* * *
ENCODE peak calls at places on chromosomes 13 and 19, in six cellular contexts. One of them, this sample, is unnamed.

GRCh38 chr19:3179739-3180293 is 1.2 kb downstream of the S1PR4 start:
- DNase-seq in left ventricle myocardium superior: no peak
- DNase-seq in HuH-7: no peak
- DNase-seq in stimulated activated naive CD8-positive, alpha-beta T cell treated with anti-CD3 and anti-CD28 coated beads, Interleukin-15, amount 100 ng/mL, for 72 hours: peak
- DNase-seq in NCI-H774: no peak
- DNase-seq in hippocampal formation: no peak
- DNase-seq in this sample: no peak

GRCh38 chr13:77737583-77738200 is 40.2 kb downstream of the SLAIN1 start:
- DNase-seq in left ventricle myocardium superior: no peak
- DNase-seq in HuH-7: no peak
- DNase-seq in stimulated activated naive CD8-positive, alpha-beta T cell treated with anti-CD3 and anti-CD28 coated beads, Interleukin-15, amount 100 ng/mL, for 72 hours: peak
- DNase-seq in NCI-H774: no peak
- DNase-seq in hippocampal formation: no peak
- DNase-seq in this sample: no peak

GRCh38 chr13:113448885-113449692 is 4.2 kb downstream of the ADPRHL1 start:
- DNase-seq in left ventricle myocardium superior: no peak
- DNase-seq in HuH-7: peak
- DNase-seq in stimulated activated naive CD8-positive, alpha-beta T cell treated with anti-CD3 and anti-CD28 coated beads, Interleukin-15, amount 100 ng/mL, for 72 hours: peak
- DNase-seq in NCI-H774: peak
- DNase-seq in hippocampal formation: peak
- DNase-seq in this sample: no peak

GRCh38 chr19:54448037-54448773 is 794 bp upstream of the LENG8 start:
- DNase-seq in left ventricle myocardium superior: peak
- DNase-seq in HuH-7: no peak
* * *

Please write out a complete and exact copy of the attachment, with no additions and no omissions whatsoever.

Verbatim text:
ENCODE peak calls at places on chromosomes 13 and 19, in six cellular contexts. One of them, this sample, is unnamed.

GRCh38 chr19:3179739-3180293 is 1.2 kb downstream of the S1PR4 start:
- DNase-seq in left ventricle myocardium superior: no peak
- DNase-seq in HuH-7: no peak
- DNase-seq in stimulated activated naive CD8-positive, alpha-beta T cell treated with anti-CD3 and anti-CD28 coated beads, Interleukin-15, amount 100 ng/mL, for 72 hours: peak
- DNase-seq in NCI-H774: no peak
- DNase-seq in hippocampal formation: no peak
- DNase-seq in this sample: no peak

GRCh38 chr13:77737583-77738200 is 40.2 kb downstream of the SLAIN1 start:
- DNase-seq in left ventricle myocardium superior: no peak
- DNase-seq in HuH-7: no peak
- DNase-seq in stimulated activated naive CD8-positive, alpha-beta T cell treated with anti-CD3 and anti-CD28 coated beads, Interleukin-15, amount 100 ng/mL, for 72 hours: peak
- DNase-seq in NCI-H774: no peak
- DNase-seq in hippocampal formation: no peak
- DNase-seq in this sample: no peak

GRCh38 chr13:113448885-113449692 is 4.2 kb downstream of the ADPRHL1 start:
- DNase-seq in left ventricle myocardium superior: no peak
- DNase-seq in HuH-7: peak
- DNase-seq in stimulated activated naive CD8-positive, alpha-beta T cell treated with anti-CD3 and anti-CD28 coated beads, Interleukin-15, amount 100 ng/mL, for 72 hours: peak
- DNase-seq in NCI-H774: peak
- DNase-seq in hippocampal formation: peak
- DNase-seq in this sample: no peak

GRCh38 chr19:54448037-54448773 is 794 bp upstream of the LENG8 start:
- DNase-seq in left ventricle myocardium superior: peak
- DNase-seq in HuH-7: no peak